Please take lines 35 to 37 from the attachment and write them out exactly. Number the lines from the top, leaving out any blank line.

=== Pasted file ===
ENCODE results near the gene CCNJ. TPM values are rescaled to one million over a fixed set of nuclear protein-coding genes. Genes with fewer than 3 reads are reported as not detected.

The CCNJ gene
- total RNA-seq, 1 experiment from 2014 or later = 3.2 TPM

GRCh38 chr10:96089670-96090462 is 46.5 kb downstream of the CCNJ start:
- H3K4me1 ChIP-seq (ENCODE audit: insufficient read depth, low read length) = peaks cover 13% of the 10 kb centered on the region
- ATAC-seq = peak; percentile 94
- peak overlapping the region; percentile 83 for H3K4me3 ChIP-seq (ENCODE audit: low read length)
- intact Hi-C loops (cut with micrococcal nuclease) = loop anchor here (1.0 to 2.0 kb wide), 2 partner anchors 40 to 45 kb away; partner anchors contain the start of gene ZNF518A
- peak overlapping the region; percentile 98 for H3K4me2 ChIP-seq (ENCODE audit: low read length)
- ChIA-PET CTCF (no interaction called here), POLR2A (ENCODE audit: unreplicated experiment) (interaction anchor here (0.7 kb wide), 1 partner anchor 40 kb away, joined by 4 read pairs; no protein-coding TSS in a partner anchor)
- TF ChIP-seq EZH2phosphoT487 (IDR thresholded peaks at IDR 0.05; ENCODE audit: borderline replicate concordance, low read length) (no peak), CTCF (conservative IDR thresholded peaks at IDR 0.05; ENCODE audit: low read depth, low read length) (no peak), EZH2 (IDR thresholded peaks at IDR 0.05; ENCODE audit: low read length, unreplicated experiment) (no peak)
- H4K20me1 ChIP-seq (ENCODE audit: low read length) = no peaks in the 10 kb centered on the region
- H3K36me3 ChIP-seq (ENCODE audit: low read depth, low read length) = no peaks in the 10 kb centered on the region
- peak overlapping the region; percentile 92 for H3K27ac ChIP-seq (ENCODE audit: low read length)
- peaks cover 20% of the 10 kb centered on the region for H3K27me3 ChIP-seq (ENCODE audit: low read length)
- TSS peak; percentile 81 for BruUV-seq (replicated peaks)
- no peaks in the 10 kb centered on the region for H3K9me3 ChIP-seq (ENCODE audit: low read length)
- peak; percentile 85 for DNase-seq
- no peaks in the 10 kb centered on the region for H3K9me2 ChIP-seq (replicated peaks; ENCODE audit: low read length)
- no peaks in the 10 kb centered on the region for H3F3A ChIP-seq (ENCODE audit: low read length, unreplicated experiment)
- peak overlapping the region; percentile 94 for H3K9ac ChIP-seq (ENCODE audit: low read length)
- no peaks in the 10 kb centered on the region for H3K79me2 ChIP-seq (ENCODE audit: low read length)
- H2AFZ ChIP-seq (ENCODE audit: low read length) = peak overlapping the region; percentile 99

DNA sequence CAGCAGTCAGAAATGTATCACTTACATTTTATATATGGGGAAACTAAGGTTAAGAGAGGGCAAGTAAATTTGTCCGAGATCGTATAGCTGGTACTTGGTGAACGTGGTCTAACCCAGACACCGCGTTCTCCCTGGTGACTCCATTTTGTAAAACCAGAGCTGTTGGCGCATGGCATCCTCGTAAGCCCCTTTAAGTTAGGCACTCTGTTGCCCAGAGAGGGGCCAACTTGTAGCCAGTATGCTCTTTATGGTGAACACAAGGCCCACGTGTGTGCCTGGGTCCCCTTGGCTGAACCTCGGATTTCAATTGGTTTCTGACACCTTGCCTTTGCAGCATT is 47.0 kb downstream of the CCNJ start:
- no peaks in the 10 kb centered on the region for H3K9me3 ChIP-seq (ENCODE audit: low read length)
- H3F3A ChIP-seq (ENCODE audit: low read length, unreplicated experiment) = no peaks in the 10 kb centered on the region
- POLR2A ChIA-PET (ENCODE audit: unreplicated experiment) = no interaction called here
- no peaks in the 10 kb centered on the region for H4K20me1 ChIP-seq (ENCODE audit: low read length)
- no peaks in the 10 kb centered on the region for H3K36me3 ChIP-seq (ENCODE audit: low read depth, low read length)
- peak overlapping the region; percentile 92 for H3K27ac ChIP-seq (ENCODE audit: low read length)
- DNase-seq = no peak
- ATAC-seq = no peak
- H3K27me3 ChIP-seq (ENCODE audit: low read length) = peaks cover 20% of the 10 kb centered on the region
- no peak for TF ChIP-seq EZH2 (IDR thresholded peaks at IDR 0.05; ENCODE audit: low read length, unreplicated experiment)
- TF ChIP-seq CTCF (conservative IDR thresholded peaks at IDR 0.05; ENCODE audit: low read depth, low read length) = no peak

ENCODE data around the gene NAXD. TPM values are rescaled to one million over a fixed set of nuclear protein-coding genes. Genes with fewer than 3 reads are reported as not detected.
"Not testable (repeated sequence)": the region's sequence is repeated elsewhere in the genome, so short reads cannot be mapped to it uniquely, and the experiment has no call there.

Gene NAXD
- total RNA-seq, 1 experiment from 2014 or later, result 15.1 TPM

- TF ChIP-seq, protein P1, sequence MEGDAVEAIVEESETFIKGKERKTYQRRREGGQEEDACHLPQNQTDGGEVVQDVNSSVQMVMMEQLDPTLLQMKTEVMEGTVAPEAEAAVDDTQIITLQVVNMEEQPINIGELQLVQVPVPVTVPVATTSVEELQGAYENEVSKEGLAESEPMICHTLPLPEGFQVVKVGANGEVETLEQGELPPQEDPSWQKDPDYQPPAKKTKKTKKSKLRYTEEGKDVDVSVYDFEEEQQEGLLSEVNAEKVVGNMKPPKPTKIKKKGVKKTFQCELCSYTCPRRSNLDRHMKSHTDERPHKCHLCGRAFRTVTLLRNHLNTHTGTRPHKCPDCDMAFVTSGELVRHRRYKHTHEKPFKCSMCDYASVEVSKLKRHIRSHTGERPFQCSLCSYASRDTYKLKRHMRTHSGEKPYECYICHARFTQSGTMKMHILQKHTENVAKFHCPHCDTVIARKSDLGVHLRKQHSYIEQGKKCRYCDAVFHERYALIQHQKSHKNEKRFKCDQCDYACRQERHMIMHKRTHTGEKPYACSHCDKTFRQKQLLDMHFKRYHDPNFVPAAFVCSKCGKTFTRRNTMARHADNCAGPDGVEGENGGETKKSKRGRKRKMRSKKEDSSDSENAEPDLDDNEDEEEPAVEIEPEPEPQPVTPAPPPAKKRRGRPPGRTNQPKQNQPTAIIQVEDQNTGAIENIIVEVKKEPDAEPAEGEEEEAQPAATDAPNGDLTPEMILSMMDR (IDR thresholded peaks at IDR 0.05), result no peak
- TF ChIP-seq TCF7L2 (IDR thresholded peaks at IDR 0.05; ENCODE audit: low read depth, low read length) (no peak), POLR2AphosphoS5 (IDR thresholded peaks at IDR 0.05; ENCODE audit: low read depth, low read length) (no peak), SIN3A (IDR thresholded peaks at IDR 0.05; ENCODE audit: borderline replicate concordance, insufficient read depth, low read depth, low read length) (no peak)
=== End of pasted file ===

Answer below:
- TF ChIP-seq CTCF (conservative IDR thresholded peaks at IDR 0.05; ENCODE audit: low read depth, low read length) = no peak

ENCODE data around the gene NAXD. TPM values are rescaled to one million over a fixed set of nuclear protein-coding genes. Genes with fewer than 3 reads are reported as not detected.
"Not testable (repeated sequence)": the region's sequence is repeated elsewhere in the genome, so short reads cannot be mapped to it uniquely, and the experiment has no call there.